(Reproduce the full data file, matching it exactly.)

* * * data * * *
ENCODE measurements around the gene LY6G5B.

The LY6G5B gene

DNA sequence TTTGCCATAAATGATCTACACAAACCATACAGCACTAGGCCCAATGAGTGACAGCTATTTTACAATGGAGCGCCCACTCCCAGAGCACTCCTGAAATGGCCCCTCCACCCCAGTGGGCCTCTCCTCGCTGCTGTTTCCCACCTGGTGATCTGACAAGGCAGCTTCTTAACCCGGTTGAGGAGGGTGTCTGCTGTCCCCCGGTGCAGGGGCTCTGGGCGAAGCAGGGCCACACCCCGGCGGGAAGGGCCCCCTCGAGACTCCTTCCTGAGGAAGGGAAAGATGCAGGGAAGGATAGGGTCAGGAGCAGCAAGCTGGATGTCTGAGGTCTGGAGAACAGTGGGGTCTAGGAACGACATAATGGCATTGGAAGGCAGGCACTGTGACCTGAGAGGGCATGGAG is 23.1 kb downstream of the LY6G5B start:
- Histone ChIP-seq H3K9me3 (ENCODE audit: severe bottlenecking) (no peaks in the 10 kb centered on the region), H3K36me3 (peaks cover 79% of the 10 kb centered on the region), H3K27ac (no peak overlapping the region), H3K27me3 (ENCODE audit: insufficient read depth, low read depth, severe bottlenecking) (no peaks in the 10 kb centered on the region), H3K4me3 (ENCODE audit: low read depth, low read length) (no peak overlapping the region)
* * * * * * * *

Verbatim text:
ENCODE measurements around the gene LY6G5B.

The LY6G5B gene

DNA sequence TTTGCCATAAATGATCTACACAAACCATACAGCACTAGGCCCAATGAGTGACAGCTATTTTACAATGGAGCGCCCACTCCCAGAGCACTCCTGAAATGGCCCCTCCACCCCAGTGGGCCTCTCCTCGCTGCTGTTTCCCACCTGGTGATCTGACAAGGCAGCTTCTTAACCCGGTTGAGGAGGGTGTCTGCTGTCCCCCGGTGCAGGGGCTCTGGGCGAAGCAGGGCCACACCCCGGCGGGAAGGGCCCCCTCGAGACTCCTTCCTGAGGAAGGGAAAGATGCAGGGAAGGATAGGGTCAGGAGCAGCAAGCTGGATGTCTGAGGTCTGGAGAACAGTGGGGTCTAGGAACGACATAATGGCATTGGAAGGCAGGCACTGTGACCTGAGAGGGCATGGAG is 23.1 kb downstream of the LY6G5B start:
- Histone ChIP-seq H3K9me3 (ENCODE audit: severe bottlenecking) (no peaks in the 10 kb centered on the region), H3K36me3 (peaks cover 79% of the 10 kb centered on the region), H3K27ac (no peak overlapping the region), H3K27me3 (ENCODE audit: insufficient read depth, low read depth, severe bottlenecking) (no peaks in the 10 kb centered on the region), H3K4me3 (ENCODE audit: low read depth, low read length) (no peak overlapping the region)